WebDriver driver = new ChromeDriver();
        
        //implicityWait() is associated with driver. Now whenever this driver is used, implicit wait is called automatically.
        driver.manage().timeouts().implicitlyWait(10L, TimeUnit.SECONDS);
        
        
        driver.get("https://www.makemytrip.com/");
        
        //clear the default value in From field
        driver.findElement(By.xpath("//input[@id='hp-widget__sfrom']")).clear();
        
        //send desired text after clearing default value
        driver.findElement(By.xpath("//input[@id='hp-widget__sfrom']")).sendKeys("united");
        
        //xpath for second element
        driver.findElement(By.xpath("//span[contains(text(),'Dubai, United Arab Emirates')]")).click();
        driver.close();

    }

}

Explicit wait in Selenium

We learned that implicit wait is tied to the driver object, and once defined it will stick to driver object (implicit wait is global in nature) and evaluate the timeout for each element as mentioned in implicitlyWait() statement.

Suppose there is an element which gets enabled after the time greater than as defined in implicitylyWait() statement. In this case, our script will always fail. The explicit wait is associated with the element state (if the element is enabled, disabled, clickable etc.) and our script will explicitly wait until the condition is true.

The syntax for an explicit wait is:

WebDriverWait wait = new WebDriverWait(driver, timeOutInSeconds);
wait.until(ExpectedConditions.presenceOfElementLocated(By locator);

WebDriverWait is the class which is used for the explicit wait. We start writing the explicit wait by first creating its object wait and then use this object to apply any wait condition. If you type above code in eclipse IDE, you’ll get numerous option if you put a ‘.’ after ExpectedConditions. We are using presenceOfElementLocated(By) method to verify if the element By is present or not, and the system will wait only for timeOutInSeconds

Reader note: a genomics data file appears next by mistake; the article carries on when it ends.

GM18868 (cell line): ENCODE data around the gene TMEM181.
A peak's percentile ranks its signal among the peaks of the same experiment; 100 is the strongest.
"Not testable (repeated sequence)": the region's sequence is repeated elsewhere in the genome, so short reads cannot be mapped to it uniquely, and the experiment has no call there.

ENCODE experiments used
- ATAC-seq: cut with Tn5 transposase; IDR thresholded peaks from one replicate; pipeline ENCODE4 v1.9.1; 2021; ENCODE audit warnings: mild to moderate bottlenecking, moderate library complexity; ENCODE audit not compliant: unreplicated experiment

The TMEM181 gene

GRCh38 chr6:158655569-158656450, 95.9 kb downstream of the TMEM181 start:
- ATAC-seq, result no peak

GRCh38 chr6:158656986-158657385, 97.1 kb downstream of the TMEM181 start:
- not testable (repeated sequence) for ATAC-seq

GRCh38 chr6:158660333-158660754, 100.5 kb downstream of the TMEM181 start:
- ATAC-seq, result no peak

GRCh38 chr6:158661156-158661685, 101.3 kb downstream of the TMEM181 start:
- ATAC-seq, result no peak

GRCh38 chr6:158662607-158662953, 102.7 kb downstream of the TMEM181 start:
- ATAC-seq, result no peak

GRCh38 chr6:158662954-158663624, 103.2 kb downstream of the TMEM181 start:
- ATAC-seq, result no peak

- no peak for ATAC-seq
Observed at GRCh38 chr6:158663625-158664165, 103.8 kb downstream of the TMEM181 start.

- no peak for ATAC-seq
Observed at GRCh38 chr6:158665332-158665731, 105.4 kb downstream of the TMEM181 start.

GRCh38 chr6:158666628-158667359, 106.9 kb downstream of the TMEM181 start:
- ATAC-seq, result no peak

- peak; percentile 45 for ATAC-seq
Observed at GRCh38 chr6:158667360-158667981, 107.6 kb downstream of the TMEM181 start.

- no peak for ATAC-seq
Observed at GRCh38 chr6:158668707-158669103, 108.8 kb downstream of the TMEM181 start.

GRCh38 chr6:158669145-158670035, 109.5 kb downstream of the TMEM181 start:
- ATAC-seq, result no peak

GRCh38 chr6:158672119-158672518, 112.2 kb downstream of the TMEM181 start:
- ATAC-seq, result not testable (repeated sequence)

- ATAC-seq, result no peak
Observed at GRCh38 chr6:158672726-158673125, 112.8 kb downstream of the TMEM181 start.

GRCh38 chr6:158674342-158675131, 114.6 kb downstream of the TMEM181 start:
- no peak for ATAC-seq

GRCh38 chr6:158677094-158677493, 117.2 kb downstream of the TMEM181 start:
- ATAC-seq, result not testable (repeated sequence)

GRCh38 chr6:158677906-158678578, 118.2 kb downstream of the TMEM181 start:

Let’s modify our implicit wait code and try to fit explicit wait in it.

package pkg;

import java.util.concurrent.TimeUnit;

import org.openqa.selenium.By;
import org.openqa.selenium.WebDriver;
import org.openqa.selenium.chrome.ChromeDriver;
import org.openqa.selenium.support.ui.ExpectedConditions;
import org.openqa.selenium.support.ui.WebDriverWait;

public class TestClass {

    public static void main(String[] args) {
        System.setProperty("webdriver.chrome.driver", "/home/dhawal/Downloads/chromedriver/chromedriver");
        WebDriver driver = new ChromeDriver();
        
        // Create object of WebDriverWait class
        WebDriverWait wait = new WebDriverWait(driver, 5L);
        
        
        driver.get("https://www.makemytrip.com/");
        
        //clear the default value in From field
        driver.findElement(By.xpath("//input[@id='hp-widget__sfrom']")).clear();
        
        //send desired text after clearing default value
        driver.findElement(By.xpath("//input[@id='hp-widget__sfrom']")).sendKeys("united");
        
        //wait until the element defined under By.xpath is present. Default wait time is 5 seconds as specified in WebDriverWait 
        wait.until(ExpectedConditions.presenceOfElementLocated(By.xpath("//span[contains(text(),'Dubai, United Arab Emirates')]"))).click();
        
        driver.close();

    }

}




In a nutshell, if you just want to wait arbitrarily without impacting the wait time, use implicit wait. And if you want to wait till an element state is changed, use explicit wait.

Author: Dhawal Joshi

A post-graduate in MCA, ISTQB & ITIL certified QA with more than 8 years of experience in QA working with a CMMI Level 5 organization as System Analyst. I started my automation journey with HP UFT(formerly known as QTP) and for the past few years, I am using Selenium for automation. I also have experience in Android Application Development, Java, HTML, and VBScript. When I am not working, I like to spend time with my family, cooking and learning new developments in IT.